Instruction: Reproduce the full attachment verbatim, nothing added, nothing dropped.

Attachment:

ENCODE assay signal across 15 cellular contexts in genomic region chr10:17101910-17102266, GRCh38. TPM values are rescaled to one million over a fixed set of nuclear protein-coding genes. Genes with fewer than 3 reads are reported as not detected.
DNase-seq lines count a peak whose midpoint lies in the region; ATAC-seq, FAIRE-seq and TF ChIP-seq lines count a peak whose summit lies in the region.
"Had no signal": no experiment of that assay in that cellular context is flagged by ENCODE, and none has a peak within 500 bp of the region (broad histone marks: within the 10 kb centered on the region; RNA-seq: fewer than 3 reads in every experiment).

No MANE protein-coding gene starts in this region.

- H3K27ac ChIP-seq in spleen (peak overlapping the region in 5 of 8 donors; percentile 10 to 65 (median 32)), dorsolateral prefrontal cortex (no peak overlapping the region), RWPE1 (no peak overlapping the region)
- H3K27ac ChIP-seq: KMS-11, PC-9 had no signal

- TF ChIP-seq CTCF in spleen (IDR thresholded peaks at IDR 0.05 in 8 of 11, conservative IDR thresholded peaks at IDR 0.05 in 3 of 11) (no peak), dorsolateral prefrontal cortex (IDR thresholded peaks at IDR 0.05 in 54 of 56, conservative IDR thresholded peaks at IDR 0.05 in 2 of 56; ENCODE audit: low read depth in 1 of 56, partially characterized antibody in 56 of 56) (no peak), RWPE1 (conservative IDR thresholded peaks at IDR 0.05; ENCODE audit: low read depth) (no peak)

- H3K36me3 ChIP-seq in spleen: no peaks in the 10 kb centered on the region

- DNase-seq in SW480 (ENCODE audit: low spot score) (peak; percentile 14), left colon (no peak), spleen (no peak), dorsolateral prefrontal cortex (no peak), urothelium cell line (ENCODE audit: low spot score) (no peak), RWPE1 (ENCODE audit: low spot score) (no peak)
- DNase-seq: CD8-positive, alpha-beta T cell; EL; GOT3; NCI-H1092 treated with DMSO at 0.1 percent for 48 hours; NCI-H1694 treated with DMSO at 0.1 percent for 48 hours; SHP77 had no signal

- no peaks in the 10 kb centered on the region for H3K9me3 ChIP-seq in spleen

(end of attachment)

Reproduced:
ENCODE assay signal across 15 cellular contexts in genomic region chr10:17101910-17102266, GRCh38. TPM values are rescaled to one million over a fixed set of nuclear protein-coding genes. Genes with fewer than 3 reads are reported as not detected.
DNase-seq lines count a peak whose midpoint lies in the region; ATAC-seq, FAIRE-seq and TF ChIP-seq lines count a peak whose summit lies in the region.
"Had no signal": no experiment of that assay in that cellular context is flagged by ENCODE, and none has a peak within 500 bp of the region (broad histone marks: within the 10 kb centered on the region; RNA-seq: fewer than 3 reads in every experiment).

No MANE protein-coding gene starts in this region.

- H3K27ac ChIP-seq in spleen (peak overlapping the region in 5 of 8 donors; percentile 10 to 65 (median 32)), dorsolateral prefrontal cortex (no peak overlapping the region), RWPE1 (no peak overlapping the region)
- H3K27ac ChIP-seq: KMS-11, PC-9 had no signal

- TF ChIP-seq CTCF in spleen (IDR thresholded peaks at IDR 0.05 in 8 of 11, conservative IDR thresholded peaks at IDR 0.05 in 3 of 11) (no peak), dorsolateral prefrontal cortex (IDR thresholded peaks at IDR 0.05 in 54 of 56, conservative IDR thresholded peaks at IDR 0.05 in 2 of 56; ENCODE audit: low read depth in 1 of 56, partially characterized antibody in 56 of 56) (no peak), RWPE1 (conservative IDR thresholded peaks at IDR 0.05; ENCODE audit: low read depth) (no peak)

- H3K36me3 ChIP-seq in spleen: no peaks in the 10 kb centered on the region

- DNase-seq in SW480 (ENCODE audit: low spot score) (peak; percentile 14), left colon (no peak), spleen (no peak), dorsolateral prefrontal cortex (no peak), urothelium cell line (ENCODE audit: low spot score) (no peak), RWPE1 (ENCODE audit: low spot score) (no peak)
- DNase-seq: CD8-positive, alpha-beta T cell; EL; GOT3; NCI-H1092 treated with DMSO at 0.1 percent for 48 hours; NCI-H1694 treated with DMSO at 0.1 percent for 48 hours; SHP77 had no signal

- no peaks in the 10 kb centered on the region for H3K9me3 ChIP-seq in spleen